William Matthews, Head of Capital Markets Research, Knight Frank commented, “As a home for international capital London increasingly enjoys another benefit over its global city competitors, in the form of relative value. One corollary of rising demand for European real estate is that capital has been funneled into continental markets that are traditionally nowhere near as liquid as London, and this has quickly led to exceptionally low yields – 3.00% is a common prime yield across many European cities, not just capitals.

“In a comparative sense at least, London office prime yields can, therefore, seem good value to overseas investors, particularly given prospects of modest rental growth, and the recent movements in Sterling, which provide an added currency advantage.

“Longer-term, this could prove the right mix of attributes to attract global capital targeting Europe, a significant proportion of which comes from experienced overseas investors who are less singularly focused on capital preservation and value the prospect of comparatively healthy income returns”, concluded Matthews.


Uk-GDP-world cup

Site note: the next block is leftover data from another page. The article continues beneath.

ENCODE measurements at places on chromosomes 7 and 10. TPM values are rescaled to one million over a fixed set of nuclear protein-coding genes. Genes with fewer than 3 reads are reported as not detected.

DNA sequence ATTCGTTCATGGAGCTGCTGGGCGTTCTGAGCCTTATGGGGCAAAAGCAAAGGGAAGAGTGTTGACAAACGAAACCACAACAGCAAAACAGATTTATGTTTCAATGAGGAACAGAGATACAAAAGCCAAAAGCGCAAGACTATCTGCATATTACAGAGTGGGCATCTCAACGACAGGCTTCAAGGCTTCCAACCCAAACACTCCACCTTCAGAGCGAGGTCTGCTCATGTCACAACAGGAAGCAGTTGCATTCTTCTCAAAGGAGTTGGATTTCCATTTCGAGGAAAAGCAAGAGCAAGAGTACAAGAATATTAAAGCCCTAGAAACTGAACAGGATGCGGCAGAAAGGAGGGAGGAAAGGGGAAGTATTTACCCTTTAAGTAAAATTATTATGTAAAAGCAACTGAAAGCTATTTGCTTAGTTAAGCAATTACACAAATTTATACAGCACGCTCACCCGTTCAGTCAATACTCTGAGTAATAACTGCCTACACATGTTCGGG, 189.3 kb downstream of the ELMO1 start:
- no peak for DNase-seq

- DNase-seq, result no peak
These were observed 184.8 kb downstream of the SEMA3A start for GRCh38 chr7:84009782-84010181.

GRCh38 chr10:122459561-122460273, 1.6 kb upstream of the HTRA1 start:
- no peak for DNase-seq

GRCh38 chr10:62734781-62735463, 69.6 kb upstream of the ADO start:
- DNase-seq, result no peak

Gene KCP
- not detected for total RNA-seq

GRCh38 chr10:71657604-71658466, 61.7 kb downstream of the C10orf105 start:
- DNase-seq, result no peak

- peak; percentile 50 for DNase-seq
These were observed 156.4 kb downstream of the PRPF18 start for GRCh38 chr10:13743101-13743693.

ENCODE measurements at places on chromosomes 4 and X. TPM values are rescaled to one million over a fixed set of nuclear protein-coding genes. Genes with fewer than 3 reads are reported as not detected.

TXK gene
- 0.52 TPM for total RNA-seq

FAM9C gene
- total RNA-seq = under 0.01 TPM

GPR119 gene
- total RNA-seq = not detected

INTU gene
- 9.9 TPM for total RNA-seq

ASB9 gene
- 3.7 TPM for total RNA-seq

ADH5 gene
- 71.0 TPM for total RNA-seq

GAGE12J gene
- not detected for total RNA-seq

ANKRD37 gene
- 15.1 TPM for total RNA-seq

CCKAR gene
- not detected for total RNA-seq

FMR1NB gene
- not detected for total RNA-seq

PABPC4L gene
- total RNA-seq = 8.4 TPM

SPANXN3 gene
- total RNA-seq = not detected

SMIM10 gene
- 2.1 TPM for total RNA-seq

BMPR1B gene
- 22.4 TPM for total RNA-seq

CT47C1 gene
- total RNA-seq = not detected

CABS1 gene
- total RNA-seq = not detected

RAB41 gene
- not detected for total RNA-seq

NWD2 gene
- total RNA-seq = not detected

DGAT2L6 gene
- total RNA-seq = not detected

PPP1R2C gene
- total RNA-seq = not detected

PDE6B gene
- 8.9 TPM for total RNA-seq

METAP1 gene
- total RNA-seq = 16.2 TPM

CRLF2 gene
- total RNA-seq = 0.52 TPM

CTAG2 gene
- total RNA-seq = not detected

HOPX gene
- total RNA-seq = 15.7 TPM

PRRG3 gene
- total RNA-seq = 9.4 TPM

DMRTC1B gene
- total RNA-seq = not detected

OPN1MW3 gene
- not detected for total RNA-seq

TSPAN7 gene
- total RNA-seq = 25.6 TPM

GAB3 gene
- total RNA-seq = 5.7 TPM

The UK economy picked up speed in the three months to July, boosted by warm weather and the World Cup. The Office for National Statistics reported on Monday that GDP expanded by 0.3 percent in July, better than the 0.2 percent expected by City of London analysts and up from the 0.1 percent growth rate in June. The dominant services sector, powered by retail sales and wholesale trade, grew by 0.3 percent in the month after stagnating in June. Construction expanded by 0.5 percent, a slight cooling after the sector’s boom in May and June when builders caught up on work postponed due to the snowstorms in the first quarter of the year. However, manufacturing contracted by 0.2 percent in July, after growing by 0.4 percent in June.“Growth in the economy picked up in the three months to July. Services grew particularly strongly, with retail sales performing well, boosted by warm weather and the World Cup. The construction sector also bounced back after a weak start to the year,” said Rob Kent-Smith of the Office for National Statistics. Since July the ONS has been publishing a monthly GDP estimate, replacing its traditional quarterly release. The UK’s GDP growth comes in the context of a growing global economy, fuelled by Donald Trump’s tax cuts in the US and a cyclical recovery in the eurozone. The Bank of England has estimated that the level of the UK’s GDP is still set to be around 2 percent lower by the end of 2018 than it would have been in the absence of the 2016 Brexit vote, which pushed up inflation and hit consumption. That translates into a hit of around £900 per UK household. However, the growth recovery this year since the slump to zero in February appears to vindicate the view of the Bank that the weakness in GDP was predominantly due to the snow disruption, rather than an underlying slowdown.